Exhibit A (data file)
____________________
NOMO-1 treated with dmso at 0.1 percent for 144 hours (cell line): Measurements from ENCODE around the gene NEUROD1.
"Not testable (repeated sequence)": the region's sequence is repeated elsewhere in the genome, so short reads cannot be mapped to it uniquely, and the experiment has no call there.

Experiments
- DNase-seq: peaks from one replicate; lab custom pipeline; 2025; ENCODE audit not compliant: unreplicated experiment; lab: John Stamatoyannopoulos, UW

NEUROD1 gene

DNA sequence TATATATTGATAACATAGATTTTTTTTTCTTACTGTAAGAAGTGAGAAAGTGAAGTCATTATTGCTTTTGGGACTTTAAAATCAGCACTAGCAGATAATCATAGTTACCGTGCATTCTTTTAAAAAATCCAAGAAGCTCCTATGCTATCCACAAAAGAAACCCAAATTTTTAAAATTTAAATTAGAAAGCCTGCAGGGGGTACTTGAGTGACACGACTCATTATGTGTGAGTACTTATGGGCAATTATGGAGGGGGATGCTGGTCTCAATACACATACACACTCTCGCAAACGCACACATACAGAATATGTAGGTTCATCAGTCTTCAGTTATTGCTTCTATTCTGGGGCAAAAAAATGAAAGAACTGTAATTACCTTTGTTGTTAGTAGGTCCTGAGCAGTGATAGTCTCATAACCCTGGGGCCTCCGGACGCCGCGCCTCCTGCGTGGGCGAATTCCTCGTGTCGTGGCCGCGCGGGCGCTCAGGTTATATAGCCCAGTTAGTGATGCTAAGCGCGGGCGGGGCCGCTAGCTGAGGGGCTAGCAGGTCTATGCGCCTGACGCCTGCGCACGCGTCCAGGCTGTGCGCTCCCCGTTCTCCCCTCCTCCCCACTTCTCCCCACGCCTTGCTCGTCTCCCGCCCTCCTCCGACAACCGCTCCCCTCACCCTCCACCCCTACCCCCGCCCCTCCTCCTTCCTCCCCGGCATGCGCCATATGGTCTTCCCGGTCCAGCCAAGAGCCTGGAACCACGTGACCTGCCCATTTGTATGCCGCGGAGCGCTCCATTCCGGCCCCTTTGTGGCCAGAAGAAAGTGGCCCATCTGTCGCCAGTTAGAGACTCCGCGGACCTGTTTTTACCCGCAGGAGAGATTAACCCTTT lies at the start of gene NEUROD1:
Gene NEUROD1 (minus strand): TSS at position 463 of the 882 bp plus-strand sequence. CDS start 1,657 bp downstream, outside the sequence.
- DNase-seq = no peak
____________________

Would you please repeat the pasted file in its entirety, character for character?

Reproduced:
NOMO-1 treated with dmso at 0.1 percent for 144 hours (cell line): Measurements from ENCODE around the gene NEUROD1.
"Not testable (repeated sequence)": the region's sequence is repeated elsewhere in the genome, so short reads cannot be mapped to it uniquely, and the experiment has no call there.

Experiments
- DNase-seq: peaks from one replicate; lab custom pipeline; 2025; ENCODE audit not compliant: unreplicated experiment; lab: John Stamatoyannopoulos, UW

NEUROD1 gene

DNA sequence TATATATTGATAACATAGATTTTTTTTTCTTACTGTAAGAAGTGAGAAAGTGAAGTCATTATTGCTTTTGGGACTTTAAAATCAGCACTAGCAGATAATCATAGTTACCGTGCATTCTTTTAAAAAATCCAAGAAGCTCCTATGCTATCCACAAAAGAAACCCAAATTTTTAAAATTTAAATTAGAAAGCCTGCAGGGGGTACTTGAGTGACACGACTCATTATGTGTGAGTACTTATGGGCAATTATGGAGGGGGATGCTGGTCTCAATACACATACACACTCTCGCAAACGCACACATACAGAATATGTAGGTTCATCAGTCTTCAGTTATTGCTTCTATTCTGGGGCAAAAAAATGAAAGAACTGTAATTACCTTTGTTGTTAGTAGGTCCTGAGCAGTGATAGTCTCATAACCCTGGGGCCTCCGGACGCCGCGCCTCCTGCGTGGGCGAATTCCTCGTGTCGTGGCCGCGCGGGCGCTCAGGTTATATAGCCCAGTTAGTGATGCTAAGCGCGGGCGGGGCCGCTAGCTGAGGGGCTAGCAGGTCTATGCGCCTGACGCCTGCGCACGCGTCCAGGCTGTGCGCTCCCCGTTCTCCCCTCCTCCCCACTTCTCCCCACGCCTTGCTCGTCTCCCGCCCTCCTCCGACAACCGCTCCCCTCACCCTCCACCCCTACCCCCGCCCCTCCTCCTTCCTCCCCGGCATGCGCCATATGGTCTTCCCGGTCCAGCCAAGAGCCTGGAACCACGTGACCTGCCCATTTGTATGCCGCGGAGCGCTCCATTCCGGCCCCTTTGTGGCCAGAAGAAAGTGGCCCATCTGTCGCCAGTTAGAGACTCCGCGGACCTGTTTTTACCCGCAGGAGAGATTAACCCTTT lies at the start of gene NEUROD1:
Gene NEUROD1 (minus strand): TSS at position 463 of the 882 bp plus-strand sequence. CDS start 1,657 bp downstream, outside the sequence.
- DNase-seq = no peak